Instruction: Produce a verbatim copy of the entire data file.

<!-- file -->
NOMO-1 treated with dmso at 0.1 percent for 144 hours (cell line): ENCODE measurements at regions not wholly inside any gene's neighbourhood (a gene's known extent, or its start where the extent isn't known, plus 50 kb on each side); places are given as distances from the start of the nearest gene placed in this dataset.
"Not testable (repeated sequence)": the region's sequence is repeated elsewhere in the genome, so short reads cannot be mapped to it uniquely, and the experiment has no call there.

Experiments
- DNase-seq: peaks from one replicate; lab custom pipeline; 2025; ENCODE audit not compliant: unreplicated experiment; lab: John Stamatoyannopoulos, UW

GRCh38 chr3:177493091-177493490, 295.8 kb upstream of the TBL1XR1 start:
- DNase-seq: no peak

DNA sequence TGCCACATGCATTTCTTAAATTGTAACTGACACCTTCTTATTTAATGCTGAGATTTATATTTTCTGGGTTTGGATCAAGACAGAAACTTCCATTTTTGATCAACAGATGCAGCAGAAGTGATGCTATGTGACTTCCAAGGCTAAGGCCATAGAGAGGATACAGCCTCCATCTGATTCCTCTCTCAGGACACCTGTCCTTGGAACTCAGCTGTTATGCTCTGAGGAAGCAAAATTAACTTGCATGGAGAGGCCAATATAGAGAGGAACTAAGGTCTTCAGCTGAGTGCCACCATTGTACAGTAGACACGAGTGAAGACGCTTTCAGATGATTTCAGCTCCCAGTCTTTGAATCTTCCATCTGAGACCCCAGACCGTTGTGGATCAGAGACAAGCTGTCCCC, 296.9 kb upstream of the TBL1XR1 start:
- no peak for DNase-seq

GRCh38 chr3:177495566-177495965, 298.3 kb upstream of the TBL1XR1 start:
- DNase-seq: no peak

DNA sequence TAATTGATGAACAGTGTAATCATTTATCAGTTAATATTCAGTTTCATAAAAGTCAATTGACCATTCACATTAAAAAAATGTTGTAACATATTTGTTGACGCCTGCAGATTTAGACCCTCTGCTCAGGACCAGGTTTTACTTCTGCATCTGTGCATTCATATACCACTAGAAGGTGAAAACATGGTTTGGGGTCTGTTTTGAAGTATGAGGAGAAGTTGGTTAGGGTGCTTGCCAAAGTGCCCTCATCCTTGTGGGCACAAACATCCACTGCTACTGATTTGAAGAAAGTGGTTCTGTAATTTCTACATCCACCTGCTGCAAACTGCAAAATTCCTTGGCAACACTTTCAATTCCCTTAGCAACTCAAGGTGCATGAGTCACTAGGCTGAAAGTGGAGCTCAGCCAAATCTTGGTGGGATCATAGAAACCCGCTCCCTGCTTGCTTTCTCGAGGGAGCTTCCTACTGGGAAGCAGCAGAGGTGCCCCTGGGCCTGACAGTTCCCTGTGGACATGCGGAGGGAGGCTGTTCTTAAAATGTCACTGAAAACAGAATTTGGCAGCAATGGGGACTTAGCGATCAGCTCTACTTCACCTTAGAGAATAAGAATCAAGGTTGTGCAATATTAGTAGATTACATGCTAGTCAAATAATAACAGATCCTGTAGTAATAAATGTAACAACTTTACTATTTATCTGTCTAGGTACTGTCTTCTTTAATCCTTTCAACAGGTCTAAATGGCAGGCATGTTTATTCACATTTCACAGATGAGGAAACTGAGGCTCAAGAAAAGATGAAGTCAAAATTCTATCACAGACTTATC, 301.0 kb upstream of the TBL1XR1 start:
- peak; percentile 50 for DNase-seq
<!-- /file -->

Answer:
NOMO-1 treated with dmso at 0.1 percent for 144 hours (cell line): ENCODE measurements at regions not wholly inside any gene's neighbourhood (a gene's known extent, or its start where the extent isn't known, plus 50 kb on each side); places are given as distances from the start of the nearest gene placed in this dataset.
"Not testable (repeated sequence)": the region's sequence is repeated elsewhere in the genome, so short reads cannot be mapped to it uniquely, and the experiment has no call there.

Experiments
- DNase-seq: peaks from one replicate; lab custom pipeline; 2025; ENCODE audit not compliant: unreplicated experiment; lab: John Stamatoyannopoulos, UW

GRCh38 chr3:177493091-177493490, 295.8 kb upstream of the TBL1XR1 start:
- DNase-seq: no peak

DNA sequence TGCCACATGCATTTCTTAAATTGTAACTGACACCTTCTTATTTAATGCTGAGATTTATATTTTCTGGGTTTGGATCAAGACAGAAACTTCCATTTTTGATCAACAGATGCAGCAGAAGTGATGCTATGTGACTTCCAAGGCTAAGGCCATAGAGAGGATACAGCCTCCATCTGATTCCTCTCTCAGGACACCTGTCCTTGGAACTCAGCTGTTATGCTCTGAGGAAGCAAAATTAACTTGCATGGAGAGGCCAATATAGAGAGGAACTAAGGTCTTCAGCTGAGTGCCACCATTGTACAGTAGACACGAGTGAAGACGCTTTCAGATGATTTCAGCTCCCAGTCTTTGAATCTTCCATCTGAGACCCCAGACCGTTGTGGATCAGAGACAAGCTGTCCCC, 296.9 kb upstream of the TBL1XR1 start:
- no peak for DNase-seq

GRCh38 chr3:177495566-177495965, 298.3 kb upstream of the TBL1XR1 start:
- DNase-seq: no peak

DNA sequence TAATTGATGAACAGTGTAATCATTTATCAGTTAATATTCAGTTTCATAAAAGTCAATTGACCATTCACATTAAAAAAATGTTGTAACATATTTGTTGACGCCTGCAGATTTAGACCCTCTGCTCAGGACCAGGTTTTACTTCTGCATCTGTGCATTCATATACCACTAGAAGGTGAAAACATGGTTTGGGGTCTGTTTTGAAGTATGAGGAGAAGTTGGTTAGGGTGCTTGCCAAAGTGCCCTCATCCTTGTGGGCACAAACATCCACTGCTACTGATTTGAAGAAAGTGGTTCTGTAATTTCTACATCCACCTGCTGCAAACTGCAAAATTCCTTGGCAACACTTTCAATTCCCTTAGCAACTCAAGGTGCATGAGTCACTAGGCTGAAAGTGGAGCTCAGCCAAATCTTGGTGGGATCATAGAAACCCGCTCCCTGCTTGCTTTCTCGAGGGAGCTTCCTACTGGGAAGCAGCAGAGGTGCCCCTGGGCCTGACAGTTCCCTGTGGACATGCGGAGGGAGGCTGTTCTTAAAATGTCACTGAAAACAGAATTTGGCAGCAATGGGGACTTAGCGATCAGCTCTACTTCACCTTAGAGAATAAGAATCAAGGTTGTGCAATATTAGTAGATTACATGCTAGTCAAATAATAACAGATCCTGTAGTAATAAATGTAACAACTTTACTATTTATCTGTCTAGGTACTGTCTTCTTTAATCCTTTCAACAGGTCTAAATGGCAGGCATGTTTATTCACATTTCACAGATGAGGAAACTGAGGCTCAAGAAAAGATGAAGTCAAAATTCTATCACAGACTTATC, 301.0 kb upstream of the TBL1XR1 start:
- peak; percentile 50 for DNase-seq